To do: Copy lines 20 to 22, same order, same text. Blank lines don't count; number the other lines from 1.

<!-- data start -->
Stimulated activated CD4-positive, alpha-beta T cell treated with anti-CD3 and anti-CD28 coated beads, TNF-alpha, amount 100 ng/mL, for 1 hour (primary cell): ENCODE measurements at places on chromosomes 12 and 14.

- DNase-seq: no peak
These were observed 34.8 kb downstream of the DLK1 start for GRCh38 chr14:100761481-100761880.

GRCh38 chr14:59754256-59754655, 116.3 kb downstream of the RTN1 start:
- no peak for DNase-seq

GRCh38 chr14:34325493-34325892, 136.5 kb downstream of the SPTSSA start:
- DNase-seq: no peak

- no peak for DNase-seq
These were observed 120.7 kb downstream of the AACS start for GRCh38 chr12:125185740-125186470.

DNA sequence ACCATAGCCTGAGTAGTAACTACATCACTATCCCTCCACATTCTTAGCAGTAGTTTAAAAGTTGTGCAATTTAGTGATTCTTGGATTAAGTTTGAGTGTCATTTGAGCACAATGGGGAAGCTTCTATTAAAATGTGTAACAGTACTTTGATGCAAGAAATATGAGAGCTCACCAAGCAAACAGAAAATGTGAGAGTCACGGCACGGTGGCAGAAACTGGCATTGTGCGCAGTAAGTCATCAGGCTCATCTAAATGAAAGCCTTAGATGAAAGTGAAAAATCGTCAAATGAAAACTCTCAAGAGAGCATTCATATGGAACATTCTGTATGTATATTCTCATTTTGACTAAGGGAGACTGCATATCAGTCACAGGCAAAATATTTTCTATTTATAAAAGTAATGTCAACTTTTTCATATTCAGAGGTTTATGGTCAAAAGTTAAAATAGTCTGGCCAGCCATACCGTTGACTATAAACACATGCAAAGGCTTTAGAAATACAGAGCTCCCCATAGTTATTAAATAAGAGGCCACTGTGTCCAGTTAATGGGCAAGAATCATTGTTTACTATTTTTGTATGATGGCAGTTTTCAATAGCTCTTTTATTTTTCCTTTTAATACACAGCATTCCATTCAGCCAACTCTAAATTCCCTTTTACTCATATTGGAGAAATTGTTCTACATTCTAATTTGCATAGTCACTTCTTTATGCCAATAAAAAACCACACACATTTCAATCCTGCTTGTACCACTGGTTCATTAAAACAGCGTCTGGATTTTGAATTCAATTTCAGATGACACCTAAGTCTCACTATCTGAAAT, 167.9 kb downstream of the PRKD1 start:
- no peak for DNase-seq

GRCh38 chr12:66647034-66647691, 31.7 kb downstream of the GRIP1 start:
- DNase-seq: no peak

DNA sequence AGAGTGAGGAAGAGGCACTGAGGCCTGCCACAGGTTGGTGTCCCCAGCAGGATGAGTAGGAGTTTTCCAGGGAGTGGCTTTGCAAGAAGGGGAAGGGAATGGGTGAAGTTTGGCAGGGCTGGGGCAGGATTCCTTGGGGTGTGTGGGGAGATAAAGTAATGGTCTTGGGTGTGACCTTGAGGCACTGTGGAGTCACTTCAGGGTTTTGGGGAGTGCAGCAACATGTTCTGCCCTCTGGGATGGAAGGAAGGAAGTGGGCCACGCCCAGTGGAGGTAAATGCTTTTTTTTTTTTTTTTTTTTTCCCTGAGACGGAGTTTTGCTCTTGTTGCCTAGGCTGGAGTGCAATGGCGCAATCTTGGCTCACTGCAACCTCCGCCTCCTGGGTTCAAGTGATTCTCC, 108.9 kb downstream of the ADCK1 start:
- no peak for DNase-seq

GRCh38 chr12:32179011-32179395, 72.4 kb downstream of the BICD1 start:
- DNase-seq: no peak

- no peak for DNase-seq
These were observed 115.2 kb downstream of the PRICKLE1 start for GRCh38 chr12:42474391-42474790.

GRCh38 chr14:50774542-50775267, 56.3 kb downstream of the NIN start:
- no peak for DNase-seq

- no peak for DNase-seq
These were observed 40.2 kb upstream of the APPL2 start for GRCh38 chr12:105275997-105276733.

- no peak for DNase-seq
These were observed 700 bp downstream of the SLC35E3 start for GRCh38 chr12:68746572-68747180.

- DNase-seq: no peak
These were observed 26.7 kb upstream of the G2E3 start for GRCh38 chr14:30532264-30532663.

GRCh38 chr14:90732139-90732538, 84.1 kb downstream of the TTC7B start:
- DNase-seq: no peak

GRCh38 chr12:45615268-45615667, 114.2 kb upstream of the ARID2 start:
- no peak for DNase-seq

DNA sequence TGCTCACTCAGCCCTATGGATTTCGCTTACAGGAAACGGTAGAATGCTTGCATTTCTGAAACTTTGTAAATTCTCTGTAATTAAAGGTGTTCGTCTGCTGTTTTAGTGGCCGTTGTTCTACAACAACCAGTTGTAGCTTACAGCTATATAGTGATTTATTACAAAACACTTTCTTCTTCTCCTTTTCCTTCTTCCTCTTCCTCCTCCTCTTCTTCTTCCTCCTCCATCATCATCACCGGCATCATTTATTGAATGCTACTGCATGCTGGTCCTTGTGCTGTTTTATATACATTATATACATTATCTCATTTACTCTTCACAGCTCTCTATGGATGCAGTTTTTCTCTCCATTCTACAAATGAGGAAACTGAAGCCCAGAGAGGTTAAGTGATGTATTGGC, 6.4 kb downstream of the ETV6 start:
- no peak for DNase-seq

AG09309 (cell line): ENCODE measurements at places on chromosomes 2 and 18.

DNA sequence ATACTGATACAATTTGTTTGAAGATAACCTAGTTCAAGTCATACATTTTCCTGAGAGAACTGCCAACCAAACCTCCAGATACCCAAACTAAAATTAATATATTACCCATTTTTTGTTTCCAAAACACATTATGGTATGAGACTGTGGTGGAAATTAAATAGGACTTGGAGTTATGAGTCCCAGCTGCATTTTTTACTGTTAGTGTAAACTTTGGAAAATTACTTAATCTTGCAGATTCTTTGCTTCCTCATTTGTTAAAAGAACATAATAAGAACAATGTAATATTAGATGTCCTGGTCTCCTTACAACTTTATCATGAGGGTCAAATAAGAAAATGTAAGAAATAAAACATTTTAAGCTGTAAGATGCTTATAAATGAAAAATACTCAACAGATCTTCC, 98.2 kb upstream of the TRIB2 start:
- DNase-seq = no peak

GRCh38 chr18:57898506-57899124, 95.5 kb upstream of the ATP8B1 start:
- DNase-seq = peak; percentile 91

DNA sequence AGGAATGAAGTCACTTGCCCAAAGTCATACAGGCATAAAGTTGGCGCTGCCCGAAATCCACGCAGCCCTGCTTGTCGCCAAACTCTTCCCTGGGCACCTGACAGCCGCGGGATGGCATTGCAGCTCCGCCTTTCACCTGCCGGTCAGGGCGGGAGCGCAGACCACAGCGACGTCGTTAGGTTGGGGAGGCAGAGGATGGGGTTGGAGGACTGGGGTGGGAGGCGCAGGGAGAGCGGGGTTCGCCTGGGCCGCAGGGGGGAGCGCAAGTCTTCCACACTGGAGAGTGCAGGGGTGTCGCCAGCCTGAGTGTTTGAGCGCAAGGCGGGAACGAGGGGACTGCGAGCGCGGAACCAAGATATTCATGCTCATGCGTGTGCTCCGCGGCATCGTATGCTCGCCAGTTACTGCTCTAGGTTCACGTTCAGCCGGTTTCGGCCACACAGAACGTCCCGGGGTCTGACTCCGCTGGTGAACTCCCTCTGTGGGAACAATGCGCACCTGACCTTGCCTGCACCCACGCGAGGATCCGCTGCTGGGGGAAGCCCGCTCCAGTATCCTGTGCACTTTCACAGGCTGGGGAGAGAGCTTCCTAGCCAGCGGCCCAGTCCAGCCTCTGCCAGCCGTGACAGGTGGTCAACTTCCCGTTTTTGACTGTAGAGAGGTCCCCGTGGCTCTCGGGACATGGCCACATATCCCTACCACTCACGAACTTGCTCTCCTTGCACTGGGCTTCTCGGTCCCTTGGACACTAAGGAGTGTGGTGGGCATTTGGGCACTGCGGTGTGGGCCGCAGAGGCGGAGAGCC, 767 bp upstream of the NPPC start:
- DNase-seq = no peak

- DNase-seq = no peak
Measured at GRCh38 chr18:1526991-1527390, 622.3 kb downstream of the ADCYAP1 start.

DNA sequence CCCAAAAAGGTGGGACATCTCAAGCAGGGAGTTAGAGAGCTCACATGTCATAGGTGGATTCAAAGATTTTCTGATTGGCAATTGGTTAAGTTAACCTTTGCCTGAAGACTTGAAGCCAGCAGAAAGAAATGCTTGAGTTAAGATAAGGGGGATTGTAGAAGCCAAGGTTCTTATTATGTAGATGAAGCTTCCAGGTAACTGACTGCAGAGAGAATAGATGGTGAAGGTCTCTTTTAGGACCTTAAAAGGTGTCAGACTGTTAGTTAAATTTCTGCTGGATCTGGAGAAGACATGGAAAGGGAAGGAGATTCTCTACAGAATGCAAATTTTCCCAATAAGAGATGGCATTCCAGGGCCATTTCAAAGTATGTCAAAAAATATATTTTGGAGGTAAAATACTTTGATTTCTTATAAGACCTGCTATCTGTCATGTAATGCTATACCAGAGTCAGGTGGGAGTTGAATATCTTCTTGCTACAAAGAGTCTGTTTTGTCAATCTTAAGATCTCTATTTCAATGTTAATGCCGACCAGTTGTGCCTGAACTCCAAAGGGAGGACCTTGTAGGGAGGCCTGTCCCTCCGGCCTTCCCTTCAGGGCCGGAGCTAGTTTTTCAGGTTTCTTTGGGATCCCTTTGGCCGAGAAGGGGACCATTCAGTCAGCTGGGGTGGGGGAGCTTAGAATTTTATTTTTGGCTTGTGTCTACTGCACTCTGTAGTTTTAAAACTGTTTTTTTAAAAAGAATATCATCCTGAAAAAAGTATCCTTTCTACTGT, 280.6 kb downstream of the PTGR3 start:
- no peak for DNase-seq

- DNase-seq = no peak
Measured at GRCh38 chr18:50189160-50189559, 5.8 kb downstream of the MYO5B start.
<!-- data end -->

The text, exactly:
GRCh38 chr14:50774542-50775267, 56.3 kb downstream of the NIN start:
- no peak for DNase-seq

- no peak for DNase-seq